Learning a new language has a tendency to reveal patterns otherwise hidden in your normal vernacular. My husband and I just returned from our honeymoon in Portugal and I can say, as with most travel I have done, I was pleasantly impacted by the experience.
Before leaving for Portugal, it was an important gesture to try to learn *some* of the language. As one of our tour guides put it, being able to speak someone’s language is a way to relate, be hospitable and make someone feel at home. The Portuguese have definitely mastered this. During our language classes, we learned the basics, “hello”, “where is the bathroom?”,”a bottle of wine, please” etc. We even discussed possible vocabulary associated with travel, dining, emergency situations and shopping. Some of the vocabulary stuck but there was a lot to cram in a few sessions.
After arriving in Lisbon, we were graciously greeted and picked up by our friend, Marta, who we had known from when she lived in Orange County. This is not atypical of Portuguese people – they are welcoming and treat you like family.
It would be difficult to say which is more beautiful, the country or the people. We were lucky enough to even have Marta’s mother prepare traditional Portuguese cuisine as a homemade meal. You can’t get any better than that!! We toured Lisbon for a few days, ventured to the Algarve in Lagos for a solid 5 days and then made our way north again to Sintra. Our last night was spent in Lisbon with Marta and friends with made through our trip. Great food, great conversation and a great end to an exciting trip.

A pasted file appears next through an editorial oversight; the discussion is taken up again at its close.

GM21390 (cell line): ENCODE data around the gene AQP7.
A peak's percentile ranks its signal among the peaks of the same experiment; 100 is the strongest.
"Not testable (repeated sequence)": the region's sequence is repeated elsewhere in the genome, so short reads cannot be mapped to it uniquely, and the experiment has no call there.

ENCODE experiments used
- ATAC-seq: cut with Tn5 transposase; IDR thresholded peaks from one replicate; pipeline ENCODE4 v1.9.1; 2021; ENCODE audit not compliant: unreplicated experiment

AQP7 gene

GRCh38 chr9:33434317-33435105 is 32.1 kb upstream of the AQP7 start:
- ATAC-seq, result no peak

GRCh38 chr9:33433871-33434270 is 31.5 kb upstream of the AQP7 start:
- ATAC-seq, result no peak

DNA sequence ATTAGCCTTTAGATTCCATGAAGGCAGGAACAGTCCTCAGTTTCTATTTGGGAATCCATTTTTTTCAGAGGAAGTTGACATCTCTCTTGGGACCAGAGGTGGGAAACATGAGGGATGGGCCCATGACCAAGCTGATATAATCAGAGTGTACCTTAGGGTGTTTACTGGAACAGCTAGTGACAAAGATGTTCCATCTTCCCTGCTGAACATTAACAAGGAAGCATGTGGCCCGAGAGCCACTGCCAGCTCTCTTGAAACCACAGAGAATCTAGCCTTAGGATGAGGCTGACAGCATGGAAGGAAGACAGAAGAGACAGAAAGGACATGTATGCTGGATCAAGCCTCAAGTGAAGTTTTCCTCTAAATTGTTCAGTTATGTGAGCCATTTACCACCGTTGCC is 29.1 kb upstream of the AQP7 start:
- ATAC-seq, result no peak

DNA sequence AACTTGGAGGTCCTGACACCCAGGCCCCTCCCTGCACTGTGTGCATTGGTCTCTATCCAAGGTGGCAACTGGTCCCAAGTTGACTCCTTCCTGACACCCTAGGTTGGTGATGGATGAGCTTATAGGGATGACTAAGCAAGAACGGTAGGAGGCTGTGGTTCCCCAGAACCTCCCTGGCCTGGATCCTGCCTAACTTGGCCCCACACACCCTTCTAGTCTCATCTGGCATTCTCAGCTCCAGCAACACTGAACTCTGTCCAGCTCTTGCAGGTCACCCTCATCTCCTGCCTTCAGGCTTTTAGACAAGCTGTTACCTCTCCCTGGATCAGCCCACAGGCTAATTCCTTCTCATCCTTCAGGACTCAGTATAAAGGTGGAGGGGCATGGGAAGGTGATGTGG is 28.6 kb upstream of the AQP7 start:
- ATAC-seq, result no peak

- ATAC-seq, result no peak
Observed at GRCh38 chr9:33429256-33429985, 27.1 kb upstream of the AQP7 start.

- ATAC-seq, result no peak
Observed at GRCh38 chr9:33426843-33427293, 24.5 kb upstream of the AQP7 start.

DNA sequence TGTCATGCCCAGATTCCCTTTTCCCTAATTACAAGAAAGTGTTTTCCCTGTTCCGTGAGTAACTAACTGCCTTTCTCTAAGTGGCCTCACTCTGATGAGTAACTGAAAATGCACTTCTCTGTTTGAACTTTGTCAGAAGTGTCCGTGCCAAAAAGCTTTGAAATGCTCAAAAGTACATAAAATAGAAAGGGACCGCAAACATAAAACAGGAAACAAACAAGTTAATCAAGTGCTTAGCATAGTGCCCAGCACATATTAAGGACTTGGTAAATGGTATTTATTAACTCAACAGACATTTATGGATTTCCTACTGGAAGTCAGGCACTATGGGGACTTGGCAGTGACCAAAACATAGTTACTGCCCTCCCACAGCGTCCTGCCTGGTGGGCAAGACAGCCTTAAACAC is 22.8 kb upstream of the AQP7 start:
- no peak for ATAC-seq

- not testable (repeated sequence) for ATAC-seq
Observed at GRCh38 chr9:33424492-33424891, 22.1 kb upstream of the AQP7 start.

Through all of these adventures and moments of joy, I noticed that both my husband and I kept using the word “obrigada” (obrigado for him), which translates as thank you. Maybe it was my minimal knowledge of other Portuguese words that made this word stick out compared to when I had traveled to Italy or other places in the world. Maybe it was just our being on our honeymoon made possible by our friends and family. Maybe it was the people and their inviting disposition. Maybe it was all of it but obrigada became a type of mantra throughout our trip, repeated time and time again with almost every interaction with others. I found myself using the term even when I had been speaking English with someone. (Most Portuguese speak fluent English, sometimes even better than native English speakers.) I was reminded of what a beautifully simple prayer “Thank you” can be, one that has the power to change mindsets from a place of lack to abundance, from a place of despair to joy, from a place of isolation to connection and belonging. It’s the gift that keeps giving – making us aware of all of our blessings.
“obrigada became a type of mantra throughout our trip”
Returning home was bittersweet as expected, but I have the delight of knowing that a piece of my heart will be in Portugal. And I will be forever grateful for that.